Florida State University art history professor Michael D. Carrasco has received a $249,850 Collaborative Research Grant from the National Endowment for the Humanities (NEH).
This funding will allow Carrasco, associate professor of Visual Cultures of the Americas and Cultural Heritage Studies, and colleague Joshua D. Englehardt to expand the documentation of Formative Period sculpture and inscriptions and establish a digital repository for this material, as well as complete the book “The Origins of Writing in Early Mesoamerica.”
“We are extremely proud of Michael Carrasco, and the work he is doing,” said James Frazier, dean of the College of Fine Arts. “His research and scholarship are important globally to the study of ancient cultures of indigenous peoples of Southern Mexico and Central America and contribute to the excellence of our Art History department. This award from the NEH will provide valuable support in the deepening of Dr. Carrasco’s explorations and ultimately expand what is known about Mesoamerican civilizations, beliefs and aesthetics.”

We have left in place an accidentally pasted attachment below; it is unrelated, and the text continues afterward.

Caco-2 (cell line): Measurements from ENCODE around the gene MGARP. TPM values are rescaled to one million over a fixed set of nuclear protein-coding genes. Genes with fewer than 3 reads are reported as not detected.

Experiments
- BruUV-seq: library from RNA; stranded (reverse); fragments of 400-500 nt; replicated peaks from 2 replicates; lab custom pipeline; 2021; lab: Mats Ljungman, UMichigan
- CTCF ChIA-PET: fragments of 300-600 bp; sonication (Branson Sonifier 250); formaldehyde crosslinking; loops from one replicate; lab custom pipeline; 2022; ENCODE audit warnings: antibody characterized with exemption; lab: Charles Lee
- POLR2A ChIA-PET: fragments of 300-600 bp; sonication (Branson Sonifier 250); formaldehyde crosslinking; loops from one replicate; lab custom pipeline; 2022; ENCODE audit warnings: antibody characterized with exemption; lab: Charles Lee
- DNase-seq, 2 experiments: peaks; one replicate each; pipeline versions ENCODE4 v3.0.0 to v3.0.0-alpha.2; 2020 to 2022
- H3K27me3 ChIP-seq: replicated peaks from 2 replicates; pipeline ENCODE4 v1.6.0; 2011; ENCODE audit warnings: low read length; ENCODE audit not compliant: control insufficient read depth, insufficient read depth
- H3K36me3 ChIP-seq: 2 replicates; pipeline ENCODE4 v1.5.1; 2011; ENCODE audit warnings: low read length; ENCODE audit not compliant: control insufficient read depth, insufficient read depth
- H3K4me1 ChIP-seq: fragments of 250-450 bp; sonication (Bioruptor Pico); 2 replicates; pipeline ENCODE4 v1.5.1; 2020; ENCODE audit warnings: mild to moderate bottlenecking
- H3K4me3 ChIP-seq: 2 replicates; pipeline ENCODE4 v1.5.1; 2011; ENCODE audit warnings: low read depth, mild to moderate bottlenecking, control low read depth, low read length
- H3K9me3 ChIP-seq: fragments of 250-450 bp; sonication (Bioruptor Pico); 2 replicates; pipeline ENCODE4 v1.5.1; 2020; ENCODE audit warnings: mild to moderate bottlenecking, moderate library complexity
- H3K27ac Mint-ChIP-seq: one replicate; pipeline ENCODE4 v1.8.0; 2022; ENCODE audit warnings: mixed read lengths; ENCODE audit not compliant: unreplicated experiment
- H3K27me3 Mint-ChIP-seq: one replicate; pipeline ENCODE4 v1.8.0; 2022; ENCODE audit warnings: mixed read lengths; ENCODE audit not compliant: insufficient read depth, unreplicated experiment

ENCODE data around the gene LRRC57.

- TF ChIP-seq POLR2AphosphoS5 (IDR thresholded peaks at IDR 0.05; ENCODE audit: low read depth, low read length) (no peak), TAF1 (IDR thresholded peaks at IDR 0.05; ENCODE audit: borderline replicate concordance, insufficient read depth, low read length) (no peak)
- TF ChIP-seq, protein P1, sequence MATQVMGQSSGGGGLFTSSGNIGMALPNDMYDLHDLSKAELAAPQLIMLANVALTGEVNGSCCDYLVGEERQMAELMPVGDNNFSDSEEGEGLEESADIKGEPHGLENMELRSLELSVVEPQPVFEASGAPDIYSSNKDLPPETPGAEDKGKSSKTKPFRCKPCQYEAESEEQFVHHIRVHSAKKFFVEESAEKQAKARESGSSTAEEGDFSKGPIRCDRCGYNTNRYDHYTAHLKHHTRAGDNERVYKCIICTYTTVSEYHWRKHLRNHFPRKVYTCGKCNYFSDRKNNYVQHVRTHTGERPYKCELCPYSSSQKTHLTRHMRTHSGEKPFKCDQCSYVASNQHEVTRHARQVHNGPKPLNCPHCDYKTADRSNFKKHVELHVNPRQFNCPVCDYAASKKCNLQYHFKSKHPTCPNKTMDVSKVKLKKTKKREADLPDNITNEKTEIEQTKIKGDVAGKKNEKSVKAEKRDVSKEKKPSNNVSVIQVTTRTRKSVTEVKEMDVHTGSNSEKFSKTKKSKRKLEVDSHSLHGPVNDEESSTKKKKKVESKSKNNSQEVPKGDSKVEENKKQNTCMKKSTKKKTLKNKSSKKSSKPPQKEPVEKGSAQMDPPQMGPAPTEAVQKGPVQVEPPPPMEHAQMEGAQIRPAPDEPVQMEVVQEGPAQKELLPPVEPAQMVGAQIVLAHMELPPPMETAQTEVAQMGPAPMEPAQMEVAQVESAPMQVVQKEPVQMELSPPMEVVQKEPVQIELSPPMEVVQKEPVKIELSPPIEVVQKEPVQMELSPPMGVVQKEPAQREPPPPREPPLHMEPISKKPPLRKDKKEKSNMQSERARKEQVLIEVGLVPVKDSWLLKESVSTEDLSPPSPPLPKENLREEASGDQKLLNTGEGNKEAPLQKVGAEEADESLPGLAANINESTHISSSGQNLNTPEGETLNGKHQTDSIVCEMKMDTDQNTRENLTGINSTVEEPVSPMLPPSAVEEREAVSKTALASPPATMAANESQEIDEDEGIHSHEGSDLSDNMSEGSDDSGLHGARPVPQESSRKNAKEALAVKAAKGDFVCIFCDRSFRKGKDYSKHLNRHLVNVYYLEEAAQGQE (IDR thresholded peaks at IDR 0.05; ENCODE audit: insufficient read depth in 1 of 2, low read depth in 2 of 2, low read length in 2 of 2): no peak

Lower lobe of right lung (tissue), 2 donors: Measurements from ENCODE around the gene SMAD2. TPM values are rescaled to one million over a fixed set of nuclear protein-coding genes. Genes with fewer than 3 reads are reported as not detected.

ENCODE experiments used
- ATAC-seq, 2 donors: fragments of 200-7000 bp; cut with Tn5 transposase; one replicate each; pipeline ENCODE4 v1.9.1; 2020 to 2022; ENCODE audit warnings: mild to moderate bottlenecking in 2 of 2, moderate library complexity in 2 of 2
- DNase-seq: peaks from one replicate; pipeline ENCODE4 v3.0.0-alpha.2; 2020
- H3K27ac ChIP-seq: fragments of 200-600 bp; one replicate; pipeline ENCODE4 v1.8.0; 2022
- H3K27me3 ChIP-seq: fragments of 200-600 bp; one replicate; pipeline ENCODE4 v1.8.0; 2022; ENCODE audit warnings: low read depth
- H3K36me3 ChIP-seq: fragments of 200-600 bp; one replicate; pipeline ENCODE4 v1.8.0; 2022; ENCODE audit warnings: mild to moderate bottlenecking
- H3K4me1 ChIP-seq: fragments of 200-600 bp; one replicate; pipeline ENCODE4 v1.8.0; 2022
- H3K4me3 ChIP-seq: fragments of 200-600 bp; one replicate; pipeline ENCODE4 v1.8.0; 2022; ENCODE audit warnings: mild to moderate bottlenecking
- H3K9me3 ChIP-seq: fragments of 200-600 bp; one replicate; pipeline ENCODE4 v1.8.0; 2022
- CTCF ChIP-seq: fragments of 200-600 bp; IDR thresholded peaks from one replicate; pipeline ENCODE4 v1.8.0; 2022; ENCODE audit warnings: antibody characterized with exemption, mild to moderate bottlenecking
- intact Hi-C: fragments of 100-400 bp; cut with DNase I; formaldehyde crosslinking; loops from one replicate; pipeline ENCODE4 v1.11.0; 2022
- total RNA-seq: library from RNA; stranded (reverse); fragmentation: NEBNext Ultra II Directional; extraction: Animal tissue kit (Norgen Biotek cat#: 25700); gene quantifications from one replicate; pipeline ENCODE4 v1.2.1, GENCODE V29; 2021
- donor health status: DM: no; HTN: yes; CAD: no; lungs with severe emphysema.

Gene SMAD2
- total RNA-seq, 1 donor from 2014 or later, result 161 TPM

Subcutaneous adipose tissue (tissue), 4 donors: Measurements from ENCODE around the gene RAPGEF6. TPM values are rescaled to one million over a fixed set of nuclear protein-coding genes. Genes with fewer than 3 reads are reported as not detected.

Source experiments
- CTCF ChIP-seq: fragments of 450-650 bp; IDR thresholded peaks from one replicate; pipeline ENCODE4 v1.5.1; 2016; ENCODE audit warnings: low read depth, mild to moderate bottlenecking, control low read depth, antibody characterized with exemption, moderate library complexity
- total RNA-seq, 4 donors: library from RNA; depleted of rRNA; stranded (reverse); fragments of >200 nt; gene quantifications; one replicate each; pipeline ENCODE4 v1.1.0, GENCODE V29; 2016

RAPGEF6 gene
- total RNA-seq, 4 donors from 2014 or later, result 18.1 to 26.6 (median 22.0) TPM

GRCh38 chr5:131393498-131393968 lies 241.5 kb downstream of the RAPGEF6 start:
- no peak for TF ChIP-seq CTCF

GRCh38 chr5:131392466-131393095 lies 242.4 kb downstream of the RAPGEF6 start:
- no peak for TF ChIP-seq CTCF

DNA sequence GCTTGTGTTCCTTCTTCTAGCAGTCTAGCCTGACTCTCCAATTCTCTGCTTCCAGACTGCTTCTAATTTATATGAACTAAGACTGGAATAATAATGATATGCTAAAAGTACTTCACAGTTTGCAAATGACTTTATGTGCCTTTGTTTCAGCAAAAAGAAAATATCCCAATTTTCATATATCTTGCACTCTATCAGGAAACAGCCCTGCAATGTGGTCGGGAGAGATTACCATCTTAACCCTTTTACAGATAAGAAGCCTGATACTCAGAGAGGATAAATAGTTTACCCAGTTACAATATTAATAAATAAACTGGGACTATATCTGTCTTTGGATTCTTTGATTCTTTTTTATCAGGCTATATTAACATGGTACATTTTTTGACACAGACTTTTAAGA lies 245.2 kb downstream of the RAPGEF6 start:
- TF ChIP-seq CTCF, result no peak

Carrasco and Englehardt, who earned his doctorate from FSU in 2011 and now serves on the faculty of El Colegio de Michoacán, have directed the Mesoamerican Corpus of Formative Period Art and Writing project since 2012.
“Building on a range of theoretical models, new discoveries, and recent field research, this book project elucidates the transition from a shared foundational iconography to phonetic writing,” said Carrasco, who was recently promoted to associate dean of the College of Fine Arts. “The aim is to craft a robust understanding of the emergence of writing and contextualize it in the rich visual culture of Mesoamerica, thereby contributing to a better theoretical conception of the origins and role of writing in early civilizations.”
Working with an international, multidisciplinary team of scholars, Carrasco and Englehardt will explore the critical time of innovation ca. 1500–300 BCE, when Mesoamerican peoples developed several writing systems from a sophisticated iconography.
They will also examine the continuous dialogue between this ancestral artistic system and later scripts, such as those of the Maya and Zapotec cultures, as well as how writing influenced Mesoamerican visual culture.